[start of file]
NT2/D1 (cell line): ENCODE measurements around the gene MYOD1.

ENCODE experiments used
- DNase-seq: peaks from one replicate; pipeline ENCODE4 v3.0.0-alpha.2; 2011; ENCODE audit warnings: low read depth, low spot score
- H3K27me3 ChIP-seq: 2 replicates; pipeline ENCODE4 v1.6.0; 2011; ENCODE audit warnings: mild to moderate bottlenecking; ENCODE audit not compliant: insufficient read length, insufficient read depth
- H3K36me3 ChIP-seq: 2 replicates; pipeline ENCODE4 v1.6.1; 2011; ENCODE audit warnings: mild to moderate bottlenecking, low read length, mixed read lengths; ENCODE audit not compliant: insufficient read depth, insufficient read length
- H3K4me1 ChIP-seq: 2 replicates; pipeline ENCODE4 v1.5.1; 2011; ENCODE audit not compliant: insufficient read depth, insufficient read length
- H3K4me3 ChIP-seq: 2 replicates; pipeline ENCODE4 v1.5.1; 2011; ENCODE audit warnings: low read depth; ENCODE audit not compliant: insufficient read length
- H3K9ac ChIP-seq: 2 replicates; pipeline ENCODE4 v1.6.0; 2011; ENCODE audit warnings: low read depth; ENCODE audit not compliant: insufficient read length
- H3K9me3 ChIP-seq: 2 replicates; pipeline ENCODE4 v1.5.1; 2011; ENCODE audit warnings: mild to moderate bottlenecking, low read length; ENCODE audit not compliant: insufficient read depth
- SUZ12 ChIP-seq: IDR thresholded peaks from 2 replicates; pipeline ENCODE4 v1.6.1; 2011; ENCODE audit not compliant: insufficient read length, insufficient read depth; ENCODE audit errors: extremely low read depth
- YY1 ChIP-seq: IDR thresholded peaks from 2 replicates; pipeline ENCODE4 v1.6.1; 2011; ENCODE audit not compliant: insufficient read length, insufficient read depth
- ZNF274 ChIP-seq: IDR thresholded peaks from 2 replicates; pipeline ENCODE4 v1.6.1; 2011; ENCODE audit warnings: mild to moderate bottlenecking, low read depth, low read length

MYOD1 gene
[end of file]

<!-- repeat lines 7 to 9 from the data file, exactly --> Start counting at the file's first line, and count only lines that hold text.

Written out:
- H3K4me3 ChIP-seq: 2 replicates; pipeline ENCODE4 v1.5.1; 2011; ENCODE audit warnings: low read depth; ENCODE audit not compliant: insufficient read length
- H3K9ac ChIP-seq: 2 replicates; pipeline ENCODE4 v1.6.0; 2011; ENCODE audit warnings: low read depth; ENCODE audit not compliant: insufficient read length
- H3K9me3 ChIP-seq: 2 replicates; pipeline ENCODE4 v1.5.1; 2011; ENCODE audit warnings: mild to moderate bottlenecking, low read length; ENCODE audit not compliant: insufficient read depth